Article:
Keritai Senaka by Wataya Risa

Title: 蹴りたい背中
English Title: “The Back I’d Like To Kick”
Author: 綿矢りさ (Wataya Risa)
Publication Year: 2003 (Japan)
Pages: 140

Wataya Risa made waves in 2001 when she became the youngest writer to win the Bungei Prize (文藝賞), a prestigious award managed by the literary magazine Bungei. She won the award for her debut novel Install (インストール), written while she was a senior in high school. After graduating from high school, Wataya entered Waseda University and began work on her second novel, Keritai Senaka. This novel would win her the Akutagawa Prize (芥川賞), the single most prestigious literary award in Japan. At the age of nineteen, Wataya became the youngest author ever to receive this award.

So, what’s all the fuss about? In a market dominated by pop fad writers like Yoshimoto Banana and Yamada Amy, it’s easy to be skeptical. You’ll have to take my word for it, though, when I say that Wataya is the real deal. Her prose reflects the background and personality of her high school aged narrator while still managing to maintain a definite literary tone. Her descriptions of people and places are vivid and artistic, and her introspective examination of memory and interpersonal dynamics are sure to resonate with anyone who’s old and yet young enough to be able to look back on high school with both bitterness and nostalgia.

The novel’s plot centers around the lone wolf narrator Hachi, her changing relationship with her best friend Kinuyo, and her developing relationship with a strange boy named Ninagawa. Hachi and Kinuyo have just graduated from middle school, and Hachi is disappointed that Kinuyo has become popular with a new group of friends in high school. Left to her own devices, Hachi is drawn to Ninagawa, a fellow outcast who steadfastly refuses to have anything to do with other people. When Hachi mentions that she’s met the fashion model with whom Ninagawa is obsessed, he latches on to her, and she finds herself introduced to his strange otaku fantasy world, which ultimately provides a means for her to re-affirm her relationship with Kinuyo.

Although it’s debatable whose back Hachi wants to kick, the back that she does kick (twice) belongs to Ninagawa. Don’t let yourself think for one second, however, that this book is about a high school romance between the two. The somewhat twisted relationship between the them is exquisitely complicated and yet imminently understandable, even if you can’t quite put your finger on why. One of the main appeals of this novel, in fact, is the challenge of decoding Hachi’s feelings towards Ninagawa. Perhaps the other main appeal is trying to understand one’s own feelings, as the reader, concerning Hachi (and, by extension, oneself at her age).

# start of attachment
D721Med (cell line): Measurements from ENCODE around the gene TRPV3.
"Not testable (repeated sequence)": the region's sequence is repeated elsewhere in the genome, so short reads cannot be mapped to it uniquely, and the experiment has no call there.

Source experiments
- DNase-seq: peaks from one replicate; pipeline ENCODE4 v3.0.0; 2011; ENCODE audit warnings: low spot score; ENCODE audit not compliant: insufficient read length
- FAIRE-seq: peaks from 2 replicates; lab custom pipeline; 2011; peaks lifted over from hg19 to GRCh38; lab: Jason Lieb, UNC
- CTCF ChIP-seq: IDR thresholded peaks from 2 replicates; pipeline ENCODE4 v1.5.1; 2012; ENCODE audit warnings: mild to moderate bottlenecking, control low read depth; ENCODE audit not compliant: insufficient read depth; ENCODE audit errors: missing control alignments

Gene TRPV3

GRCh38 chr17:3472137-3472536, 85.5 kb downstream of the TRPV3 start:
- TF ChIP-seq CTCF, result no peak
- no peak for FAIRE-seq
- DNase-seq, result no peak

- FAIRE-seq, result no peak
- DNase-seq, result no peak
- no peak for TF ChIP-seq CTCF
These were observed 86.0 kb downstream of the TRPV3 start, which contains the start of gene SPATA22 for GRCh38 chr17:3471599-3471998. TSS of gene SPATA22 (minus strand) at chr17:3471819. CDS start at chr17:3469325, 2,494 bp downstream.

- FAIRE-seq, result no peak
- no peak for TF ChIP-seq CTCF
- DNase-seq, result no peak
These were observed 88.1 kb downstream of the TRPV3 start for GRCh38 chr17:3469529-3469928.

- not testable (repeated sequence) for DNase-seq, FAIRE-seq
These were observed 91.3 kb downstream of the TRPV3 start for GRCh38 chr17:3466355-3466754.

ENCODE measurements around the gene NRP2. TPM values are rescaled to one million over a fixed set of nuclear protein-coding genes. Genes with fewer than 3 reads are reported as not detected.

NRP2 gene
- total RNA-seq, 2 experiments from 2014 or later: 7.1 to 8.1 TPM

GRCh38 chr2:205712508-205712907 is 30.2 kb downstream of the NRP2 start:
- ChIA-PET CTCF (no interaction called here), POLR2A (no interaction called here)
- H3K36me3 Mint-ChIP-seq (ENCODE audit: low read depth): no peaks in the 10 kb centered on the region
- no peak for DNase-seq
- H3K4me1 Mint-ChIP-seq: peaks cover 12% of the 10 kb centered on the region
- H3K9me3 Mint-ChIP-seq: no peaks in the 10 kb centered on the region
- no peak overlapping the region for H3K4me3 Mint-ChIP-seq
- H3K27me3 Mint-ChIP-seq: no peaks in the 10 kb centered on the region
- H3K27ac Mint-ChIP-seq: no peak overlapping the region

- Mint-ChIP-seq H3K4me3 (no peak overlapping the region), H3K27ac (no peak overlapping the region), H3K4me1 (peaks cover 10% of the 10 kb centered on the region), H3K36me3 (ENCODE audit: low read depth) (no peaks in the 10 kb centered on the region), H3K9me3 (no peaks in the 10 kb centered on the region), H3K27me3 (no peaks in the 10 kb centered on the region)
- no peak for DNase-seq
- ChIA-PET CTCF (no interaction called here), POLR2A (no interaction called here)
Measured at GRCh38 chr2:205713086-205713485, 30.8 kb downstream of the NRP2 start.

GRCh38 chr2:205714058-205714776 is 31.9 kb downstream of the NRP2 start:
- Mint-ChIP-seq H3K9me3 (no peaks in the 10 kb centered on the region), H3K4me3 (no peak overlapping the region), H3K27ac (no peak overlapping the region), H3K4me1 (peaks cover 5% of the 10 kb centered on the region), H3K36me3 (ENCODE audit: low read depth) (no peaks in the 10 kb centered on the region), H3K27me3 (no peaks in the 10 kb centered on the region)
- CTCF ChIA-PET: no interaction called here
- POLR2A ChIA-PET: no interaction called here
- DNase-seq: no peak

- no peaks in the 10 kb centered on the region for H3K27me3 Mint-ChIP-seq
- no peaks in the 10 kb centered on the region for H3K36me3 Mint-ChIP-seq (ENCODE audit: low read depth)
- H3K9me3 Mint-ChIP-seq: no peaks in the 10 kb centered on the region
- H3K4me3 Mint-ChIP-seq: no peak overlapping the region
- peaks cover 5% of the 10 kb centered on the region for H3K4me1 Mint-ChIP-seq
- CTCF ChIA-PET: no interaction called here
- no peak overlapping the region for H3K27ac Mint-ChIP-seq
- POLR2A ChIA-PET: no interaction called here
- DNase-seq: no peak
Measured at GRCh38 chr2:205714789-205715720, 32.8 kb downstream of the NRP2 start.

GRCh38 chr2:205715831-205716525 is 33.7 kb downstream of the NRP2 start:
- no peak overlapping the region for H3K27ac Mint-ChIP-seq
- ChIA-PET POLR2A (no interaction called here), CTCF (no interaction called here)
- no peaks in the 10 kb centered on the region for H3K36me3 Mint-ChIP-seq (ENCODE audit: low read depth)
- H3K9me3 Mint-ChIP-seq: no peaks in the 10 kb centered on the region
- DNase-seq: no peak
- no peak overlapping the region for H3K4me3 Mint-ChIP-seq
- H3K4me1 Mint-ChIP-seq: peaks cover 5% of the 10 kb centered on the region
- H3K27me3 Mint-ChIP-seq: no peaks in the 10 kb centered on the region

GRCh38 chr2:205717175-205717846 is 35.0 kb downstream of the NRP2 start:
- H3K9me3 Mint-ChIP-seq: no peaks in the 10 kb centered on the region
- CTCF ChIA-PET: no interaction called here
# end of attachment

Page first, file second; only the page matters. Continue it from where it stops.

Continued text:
Unfortunately, this novel has yet to be translated. For those of you studying Japanese, however, you will be pleased to find that Wataya’s prose is very accessible. The book can easily be finished in three or four sittings. If you’ve been looking for a book to serve as a gateway into Japanese literature, please allow me to recommend Keritai Senaka.

Comments
  1. Chris says:

    Hello. I’m in Chicago, and this book sounds like it will fit the bill for my level and interest. Do you know of any way I can get it here in the states, short of dropping $40 on shipping with Amazon Japan?

    • Kathryn says:

      I don’t know much about Chicago, but what I used to do when I lived in Georgia was to call the Kinokuniya bookstore in New York (212-869-1700) and have them send me stuff. They were always super helpful and efficient.

      If you don’t actually need to *own* the book, you’re lucky that you’re in the same city as the University of Chicago, whose library has a really good East Asia collection. I don’t know their procedure for granting library access and checkout privileges; but, if they won’t let you check out the book, request it through Interlibrary Loan through a public library.

      I don’t mean to defend Amazon.co.jp, because their shipping is in fact ridiculous (when you say almost $40 shipping on a ¥399 book, I totally believe you), but what you’re paying for is the tariff for commercial products and well as the fastest shipping available. If you order that book from Amazon, it will get to you, like, yesterday. Also, the shipping is charged at a bulk rate, so you could order a few more things (many more things, actually) and still get the same shipping rate. It might be worth it to you to just bite the bullet and pay Amazon since the alternatives are kind of a pain in the ass.

      If you can figure something out that’s cheaper, easier, and makes more sense, please write me back to let me know!

    • Kathryn says:

      Also, you might want to try: http://www.bk1.jp/

      They allow different options for international shipping, so it’s possible to choose less expensive alternatives.

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